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CFTC Division of Enforcement Releases First Public Enforcement Manual

On May 8, 2019, the Commodity Futures Trading Commission's (CFTC) Division of Enforcement (DOE) published its first public Enforcement Manual (Manual).  The CFTC's DOE is responsible for investigating and prosecuting alleged violations of the Commodity Exchange Act (CEA) and Commission regulations.  The Manual is intended as a general reference for DOE staff in carrying out these duties and to provide transparency and insight to the public on how the DOE conducts enforcement actions.  In announcing its publication Enforcement Director James McDonald stated that the Manual, "is part of a broader agency effort to advance policy-neutral reforms designed to make us better regulators. . . [o]ur Manual aims to increase the level of clarity and transparency in our work. Clarity and transparency in our policies should promote fairness, increase predictability, and enhance respect for the rule of law.  We expect the publication of our Manual to advance these goals going forward."

The 60-page Manual is divided into eleven sections.  The first half focuses on the policies and procedures applied during the entire lifecycle of a CFTC investigation from receiving a lead and conducting a preliminary inquiry, through investigation and litigation.  After providing an overview of the agency and the office, the DOE lists the various sources of its leads and how it conducts triage to properly allocate resources.[1]  Notably, the Manual outlines the procedures for informing individuals who may be named in a proposed enforcement action of the nature of the allegations against them before the action is filed, commonly referred to as a "Wells Notice."  This includes DOE's policy for determining when to issue a Wells Notice, the procedure for submitting a written response statement, and the timing of possible settlement discussions.[2]  Finally, the litigation section provides detail on the types of relief available to the CFTC in civil injunctive actions in Federal Court and administrative enforcement proceedings, along with the DOE's settlement procedures.[3]

The back half of the Manual provides an overview of the various tools available to the CFTC in carrying out their duties and their procedures for working with other agencies.  This includes an outline of how the DOE considers self-reporting, cooperation, and remediation while conducting investigations and enforcement actions.  The section also collects and summarizes the various CFTC advisories available and related tools on these topics.[4]  Furthermore, the Manual provides a helpful overview of the privileges available to all parties, such as attorney-client privilege and the Fifth Amendment privilege against self-incrimination.  It also describes privileges that might be claimed by the CFTC, including the deliberative process privilege, the informant privilege, and the confidential report privilege.[5]  Finally, the Manual closes with a summary of the CFTC's Whistleblower Program, how to qualify, the protections available, and how information received through the program is handled.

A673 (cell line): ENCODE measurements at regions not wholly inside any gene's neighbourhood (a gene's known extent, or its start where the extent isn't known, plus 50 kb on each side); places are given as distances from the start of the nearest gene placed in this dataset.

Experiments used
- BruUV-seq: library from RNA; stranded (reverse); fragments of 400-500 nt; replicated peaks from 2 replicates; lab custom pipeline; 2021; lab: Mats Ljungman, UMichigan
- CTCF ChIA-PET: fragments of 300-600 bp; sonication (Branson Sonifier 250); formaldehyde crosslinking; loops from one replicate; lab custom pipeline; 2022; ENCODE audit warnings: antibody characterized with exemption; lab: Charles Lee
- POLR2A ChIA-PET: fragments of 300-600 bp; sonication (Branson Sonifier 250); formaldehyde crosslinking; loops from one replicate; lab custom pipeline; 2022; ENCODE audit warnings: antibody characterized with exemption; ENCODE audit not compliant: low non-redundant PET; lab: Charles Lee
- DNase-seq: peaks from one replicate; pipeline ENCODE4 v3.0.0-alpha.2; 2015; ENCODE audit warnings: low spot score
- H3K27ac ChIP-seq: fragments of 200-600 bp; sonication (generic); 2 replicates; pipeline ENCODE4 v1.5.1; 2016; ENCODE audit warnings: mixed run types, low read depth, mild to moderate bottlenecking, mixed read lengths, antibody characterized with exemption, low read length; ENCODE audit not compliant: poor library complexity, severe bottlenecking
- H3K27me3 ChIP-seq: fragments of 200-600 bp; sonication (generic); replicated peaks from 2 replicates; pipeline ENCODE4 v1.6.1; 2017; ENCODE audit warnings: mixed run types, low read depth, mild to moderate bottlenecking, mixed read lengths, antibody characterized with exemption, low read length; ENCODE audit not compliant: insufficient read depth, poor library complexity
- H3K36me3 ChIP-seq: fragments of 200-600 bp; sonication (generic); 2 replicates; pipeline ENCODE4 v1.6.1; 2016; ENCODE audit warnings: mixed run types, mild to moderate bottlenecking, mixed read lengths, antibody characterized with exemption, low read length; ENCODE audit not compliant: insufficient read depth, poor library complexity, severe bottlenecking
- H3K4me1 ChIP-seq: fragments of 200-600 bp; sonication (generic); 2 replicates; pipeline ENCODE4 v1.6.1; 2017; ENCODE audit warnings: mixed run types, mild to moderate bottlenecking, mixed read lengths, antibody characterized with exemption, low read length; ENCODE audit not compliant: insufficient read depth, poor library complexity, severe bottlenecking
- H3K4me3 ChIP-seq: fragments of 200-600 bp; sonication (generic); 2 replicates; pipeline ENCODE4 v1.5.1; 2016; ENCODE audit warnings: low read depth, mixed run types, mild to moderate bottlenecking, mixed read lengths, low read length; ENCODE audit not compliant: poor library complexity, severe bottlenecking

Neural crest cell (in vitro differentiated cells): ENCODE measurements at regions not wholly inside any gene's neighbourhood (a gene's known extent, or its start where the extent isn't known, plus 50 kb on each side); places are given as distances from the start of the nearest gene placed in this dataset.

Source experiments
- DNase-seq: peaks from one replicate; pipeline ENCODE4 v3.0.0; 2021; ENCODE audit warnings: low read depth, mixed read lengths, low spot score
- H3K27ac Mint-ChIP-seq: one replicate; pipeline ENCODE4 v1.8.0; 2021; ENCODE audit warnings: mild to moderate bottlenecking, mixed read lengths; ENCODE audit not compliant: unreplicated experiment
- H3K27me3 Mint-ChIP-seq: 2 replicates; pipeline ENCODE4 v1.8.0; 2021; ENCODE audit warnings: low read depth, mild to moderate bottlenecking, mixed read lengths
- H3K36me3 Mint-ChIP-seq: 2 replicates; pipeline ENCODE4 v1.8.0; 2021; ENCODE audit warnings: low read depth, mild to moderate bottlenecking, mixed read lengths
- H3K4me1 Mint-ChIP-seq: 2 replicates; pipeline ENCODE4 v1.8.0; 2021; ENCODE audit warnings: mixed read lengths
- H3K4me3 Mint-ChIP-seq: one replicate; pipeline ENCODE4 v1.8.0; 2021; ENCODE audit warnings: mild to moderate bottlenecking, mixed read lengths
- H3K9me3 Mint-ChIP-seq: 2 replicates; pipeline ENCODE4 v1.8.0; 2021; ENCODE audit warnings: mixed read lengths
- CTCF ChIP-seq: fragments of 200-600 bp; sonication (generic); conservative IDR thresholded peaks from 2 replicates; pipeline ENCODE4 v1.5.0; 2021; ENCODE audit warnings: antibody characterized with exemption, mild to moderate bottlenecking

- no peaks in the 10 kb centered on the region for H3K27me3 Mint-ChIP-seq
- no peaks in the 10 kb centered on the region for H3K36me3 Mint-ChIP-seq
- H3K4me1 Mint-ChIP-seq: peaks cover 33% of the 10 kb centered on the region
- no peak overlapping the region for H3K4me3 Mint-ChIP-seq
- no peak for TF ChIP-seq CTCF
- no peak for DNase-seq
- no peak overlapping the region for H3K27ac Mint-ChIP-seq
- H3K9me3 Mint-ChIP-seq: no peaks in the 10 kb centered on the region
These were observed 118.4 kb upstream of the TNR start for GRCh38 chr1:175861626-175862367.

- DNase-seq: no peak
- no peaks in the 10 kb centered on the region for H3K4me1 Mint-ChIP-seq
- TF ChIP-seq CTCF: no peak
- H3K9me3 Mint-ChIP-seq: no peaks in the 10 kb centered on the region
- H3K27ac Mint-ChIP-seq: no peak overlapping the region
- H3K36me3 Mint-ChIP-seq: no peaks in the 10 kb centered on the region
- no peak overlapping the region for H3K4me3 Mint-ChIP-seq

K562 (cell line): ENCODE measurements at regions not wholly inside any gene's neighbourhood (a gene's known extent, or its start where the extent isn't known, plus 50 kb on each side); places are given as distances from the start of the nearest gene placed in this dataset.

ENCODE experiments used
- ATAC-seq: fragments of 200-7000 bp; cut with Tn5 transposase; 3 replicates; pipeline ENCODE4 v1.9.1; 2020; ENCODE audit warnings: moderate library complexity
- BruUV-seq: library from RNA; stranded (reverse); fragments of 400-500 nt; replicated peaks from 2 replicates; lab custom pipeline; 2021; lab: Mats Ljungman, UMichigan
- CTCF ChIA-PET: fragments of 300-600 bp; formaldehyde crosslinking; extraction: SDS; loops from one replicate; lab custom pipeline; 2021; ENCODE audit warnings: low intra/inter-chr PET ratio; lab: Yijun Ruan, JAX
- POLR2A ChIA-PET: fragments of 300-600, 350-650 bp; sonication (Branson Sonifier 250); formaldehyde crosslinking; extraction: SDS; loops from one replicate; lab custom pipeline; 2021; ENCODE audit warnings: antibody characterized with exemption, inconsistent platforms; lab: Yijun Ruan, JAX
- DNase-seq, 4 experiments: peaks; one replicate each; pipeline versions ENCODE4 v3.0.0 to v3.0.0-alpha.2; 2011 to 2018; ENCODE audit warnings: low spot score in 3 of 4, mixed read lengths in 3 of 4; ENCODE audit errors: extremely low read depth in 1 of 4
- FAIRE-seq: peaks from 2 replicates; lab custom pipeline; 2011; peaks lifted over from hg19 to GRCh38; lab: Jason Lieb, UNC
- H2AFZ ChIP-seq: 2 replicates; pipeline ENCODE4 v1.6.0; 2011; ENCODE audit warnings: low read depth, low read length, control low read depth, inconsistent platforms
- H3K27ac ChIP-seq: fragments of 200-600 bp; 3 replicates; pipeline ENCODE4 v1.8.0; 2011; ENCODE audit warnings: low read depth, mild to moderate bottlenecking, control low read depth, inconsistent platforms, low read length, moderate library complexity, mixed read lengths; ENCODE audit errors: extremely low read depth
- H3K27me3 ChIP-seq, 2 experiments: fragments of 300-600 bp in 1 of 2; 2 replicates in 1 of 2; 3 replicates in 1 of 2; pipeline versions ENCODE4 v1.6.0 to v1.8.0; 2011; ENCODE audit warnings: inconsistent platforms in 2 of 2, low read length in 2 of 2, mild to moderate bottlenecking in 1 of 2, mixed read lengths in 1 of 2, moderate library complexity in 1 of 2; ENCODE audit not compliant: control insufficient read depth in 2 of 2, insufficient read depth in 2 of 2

In releasing the manual, the DOE was careful to note that the Manual creates no private rights and is not enforceable in court.  Nonetheless, it provides useful guidance on the policies and procedures of the DOE to individuals and entities that are subject to its jurisdiction.


[1] Pgs. 6-8

[2] Pgs. 18-20

[3] Pgs. 22-29

[4] Pgs. 29-33

[5] Pgs. 38-46

© 2019 Bracewell LLP

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About this Author

Michael Brooks, Energy, Commodities, attorney, Bracewell, law firm
Partner

Michael focuses his practice in the areas of energy, commodities and derivatives law. He represents energy companies and commodity trading companies in a wide variety of regulatory, compliance and enforcement matters and routinely advises clients regarding compliance with federal rules and regulations governing the trading, ownership and transportation of energy commodities.

In addition to actively representing clients in investigations and regulatory matters involving the Federal Energy Regulatory Commission (FERC) and the Commodity Futures...

202-828-5879
Joshua Robichaud Energy Attorney
Associate

Joshua focuses on Federal Energy Regulatory Commission (FERC) regulation and compliance for renewables and natural gas and oil pipelines. He also has experience with Constitutional considerations that overlap with energy law and rule-making before administrative agencies, as well as the environmental considerations involved in the production and transmission of power.

Prior to joining Bracewell Josh worked as a legal intern for the Environmental Protection Agency (EPA) and as a legal fellow for the American Wind Association. Before law school, Josh worked for a renewable energy certificate (REC) broker in Stamford, Connecticut and gained a familiarity with state Renewable Portfolio Standards, electricity market structure, and renewable energy finance.  

Education

The George Washington University Law School, J.D.
2018

Fairfield University, B.A.
2013

Bar Admissions

District of Columbia

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